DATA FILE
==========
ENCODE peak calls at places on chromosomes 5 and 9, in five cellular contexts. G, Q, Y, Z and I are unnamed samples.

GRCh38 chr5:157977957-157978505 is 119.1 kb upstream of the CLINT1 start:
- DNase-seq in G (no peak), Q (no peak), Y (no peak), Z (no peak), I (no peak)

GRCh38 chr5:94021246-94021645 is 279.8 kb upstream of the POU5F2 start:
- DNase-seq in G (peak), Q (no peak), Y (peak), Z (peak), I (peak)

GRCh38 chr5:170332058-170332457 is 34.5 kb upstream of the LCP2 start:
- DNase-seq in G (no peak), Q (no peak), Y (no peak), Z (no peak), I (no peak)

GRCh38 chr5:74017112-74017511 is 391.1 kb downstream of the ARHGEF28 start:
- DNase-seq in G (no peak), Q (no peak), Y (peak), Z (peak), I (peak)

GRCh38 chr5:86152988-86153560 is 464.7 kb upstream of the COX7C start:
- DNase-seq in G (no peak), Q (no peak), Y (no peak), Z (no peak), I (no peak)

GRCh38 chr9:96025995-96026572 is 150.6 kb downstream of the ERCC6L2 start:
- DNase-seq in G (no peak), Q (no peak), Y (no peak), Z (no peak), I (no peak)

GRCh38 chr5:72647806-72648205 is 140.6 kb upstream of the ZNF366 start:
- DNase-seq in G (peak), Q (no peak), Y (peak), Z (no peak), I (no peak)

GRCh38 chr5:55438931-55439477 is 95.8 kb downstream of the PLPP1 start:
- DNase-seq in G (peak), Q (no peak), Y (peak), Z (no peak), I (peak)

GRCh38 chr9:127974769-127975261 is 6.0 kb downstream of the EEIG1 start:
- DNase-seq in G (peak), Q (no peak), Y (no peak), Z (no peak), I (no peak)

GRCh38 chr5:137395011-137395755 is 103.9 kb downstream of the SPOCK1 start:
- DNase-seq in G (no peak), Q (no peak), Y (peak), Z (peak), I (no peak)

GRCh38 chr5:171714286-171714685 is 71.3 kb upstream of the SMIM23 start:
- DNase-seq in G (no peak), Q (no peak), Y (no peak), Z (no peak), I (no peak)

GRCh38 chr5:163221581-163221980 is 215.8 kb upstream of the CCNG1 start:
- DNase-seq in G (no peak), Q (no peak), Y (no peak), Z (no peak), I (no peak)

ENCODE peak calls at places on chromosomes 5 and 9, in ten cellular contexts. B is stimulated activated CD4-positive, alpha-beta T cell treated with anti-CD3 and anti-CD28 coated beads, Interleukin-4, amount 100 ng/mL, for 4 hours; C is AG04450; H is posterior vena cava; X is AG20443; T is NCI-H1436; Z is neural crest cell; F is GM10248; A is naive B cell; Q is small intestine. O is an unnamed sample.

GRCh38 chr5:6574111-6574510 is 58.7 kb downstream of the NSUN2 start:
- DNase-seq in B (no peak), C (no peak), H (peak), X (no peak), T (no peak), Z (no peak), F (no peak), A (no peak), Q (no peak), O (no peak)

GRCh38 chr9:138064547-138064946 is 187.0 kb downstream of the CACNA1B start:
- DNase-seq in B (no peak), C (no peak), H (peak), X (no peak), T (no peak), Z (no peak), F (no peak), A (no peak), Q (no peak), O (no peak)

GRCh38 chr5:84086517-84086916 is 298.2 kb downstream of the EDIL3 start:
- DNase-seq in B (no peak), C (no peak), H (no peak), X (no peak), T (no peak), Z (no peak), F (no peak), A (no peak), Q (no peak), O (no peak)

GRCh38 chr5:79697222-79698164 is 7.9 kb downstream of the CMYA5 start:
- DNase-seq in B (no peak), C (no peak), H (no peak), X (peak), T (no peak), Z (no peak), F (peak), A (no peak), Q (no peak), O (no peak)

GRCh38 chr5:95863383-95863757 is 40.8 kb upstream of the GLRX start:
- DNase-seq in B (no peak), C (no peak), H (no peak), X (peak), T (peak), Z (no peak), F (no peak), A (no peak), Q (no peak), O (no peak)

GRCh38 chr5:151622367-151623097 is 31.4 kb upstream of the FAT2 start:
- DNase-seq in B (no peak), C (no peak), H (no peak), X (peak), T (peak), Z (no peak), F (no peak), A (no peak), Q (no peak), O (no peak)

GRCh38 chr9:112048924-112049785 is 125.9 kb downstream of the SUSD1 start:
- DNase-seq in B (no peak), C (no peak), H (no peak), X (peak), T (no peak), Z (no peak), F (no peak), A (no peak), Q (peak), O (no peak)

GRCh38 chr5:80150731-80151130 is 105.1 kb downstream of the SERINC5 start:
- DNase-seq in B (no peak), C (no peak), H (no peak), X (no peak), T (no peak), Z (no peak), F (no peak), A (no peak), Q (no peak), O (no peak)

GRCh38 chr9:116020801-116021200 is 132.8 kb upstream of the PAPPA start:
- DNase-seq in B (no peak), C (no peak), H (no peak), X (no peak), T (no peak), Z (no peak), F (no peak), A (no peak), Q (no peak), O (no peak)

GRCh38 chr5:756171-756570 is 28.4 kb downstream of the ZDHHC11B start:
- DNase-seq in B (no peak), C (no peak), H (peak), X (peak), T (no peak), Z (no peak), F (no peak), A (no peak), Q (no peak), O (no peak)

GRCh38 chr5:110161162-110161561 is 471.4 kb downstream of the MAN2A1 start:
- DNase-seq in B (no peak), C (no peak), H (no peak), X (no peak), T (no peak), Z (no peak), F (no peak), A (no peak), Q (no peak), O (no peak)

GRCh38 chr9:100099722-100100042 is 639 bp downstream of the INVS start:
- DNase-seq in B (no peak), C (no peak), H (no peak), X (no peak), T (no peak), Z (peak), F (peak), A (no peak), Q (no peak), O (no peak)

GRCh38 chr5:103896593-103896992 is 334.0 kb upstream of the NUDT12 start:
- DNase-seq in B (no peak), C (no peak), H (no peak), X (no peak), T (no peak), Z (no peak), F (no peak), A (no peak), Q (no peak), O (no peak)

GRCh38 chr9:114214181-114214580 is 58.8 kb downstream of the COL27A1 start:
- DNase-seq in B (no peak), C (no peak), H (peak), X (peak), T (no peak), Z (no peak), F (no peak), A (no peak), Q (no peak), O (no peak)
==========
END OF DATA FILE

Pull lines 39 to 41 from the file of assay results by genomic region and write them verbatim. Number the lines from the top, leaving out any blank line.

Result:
GRCh38 chr9:112048924-112049785 is 125.9 kb downstream of the SUSD1 start:
- DNase-seq in B (no peak), C (no peak), H (no peak), X (peak), T (no peak), Z (no peak), F (no peak), A (no peak), Q (peak), O (no peak)

GRCh38 chr5:80150731-80151130 is 105.1 kb downstream of the SERINC5 start: